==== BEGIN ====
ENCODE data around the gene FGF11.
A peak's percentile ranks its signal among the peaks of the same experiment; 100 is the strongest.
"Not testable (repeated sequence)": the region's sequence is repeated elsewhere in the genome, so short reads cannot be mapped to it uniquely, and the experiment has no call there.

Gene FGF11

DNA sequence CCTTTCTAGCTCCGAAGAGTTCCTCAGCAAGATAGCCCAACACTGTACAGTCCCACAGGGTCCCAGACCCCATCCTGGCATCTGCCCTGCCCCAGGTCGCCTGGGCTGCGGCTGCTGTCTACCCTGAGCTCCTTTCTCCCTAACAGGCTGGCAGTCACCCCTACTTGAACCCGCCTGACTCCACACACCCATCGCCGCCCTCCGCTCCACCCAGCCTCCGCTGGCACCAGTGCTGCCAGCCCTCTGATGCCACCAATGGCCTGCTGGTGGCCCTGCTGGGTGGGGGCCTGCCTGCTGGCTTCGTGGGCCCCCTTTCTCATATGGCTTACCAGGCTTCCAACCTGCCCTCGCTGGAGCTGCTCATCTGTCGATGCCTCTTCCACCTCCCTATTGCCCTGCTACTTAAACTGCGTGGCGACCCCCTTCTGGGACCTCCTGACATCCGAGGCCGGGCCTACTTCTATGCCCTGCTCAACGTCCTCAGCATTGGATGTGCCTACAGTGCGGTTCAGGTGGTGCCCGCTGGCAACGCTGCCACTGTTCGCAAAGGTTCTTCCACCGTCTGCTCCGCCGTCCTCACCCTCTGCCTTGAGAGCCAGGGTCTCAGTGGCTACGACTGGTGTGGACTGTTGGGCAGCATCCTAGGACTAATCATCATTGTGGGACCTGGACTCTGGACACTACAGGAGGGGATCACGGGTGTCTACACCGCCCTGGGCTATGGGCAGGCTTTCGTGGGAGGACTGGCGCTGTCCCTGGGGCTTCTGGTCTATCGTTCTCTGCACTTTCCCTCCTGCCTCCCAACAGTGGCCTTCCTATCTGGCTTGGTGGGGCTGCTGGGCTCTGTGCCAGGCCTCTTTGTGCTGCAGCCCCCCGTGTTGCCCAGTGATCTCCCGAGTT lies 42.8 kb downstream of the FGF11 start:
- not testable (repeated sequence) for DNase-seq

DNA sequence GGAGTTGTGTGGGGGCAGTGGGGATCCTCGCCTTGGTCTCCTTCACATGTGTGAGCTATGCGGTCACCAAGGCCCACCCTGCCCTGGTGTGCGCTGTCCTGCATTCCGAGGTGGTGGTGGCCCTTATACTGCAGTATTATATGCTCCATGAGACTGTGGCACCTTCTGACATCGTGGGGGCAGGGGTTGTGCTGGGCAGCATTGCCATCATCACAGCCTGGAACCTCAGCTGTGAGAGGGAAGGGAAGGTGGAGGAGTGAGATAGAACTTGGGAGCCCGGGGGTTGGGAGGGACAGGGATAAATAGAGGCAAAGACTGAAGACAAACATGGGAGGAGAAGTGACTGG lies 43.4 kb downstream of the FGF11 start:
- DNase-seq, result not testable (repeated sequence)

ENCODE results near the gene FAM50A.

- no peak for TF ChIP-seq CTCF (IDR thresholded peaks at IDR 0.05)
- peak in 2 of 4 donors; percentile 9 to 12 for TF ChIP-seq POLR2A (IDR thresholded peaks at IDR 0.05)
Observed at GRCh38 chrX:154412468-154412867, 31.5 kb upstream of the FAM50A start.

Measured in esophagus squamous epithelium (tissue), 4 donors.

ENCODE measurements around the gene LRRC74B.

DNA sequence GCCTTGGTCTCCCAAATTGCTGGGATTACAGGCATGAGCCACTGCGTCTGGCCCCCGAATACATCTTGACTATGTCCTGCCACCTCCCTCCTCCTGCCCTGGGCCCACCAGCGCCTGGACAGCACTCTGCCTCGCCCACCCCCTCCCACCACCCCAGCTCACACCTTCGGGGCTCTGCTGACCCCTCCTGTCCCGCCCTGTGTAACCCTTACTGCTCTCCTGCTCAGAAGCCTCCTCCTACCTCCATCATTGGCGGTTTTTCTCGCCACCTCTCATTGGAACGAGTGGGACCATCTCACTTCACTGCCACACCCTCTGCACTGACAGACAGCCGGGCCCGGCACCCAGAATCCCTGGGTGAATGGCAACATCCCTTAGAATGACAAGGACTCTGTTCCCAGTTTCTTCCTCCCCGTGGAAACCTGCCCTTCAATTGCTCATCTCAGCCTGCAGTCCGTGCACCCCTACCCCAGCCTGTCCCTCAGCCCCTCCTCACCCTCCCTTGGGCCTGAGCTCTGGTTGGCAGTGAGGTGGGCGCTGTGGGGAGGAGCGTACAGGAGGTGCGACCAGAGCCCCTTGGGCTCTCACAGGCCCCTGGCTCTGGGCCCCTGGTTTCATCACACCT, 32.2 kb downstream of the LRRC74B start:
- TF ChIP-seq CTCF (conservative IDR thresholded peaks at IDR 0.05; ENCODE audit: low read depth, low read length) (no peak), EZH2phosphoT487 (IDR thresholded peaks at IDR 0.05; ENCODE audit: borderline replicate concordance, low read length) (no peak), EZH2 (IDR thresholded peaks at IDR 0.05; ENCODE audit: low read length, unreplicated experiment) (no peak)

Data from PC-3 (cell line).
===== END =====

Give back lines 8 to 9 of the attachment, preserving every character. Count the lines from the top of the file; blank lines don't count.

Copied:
- DNase-seq, result not testable (repeated sequence)

ENCODE results near the gene FAM50A.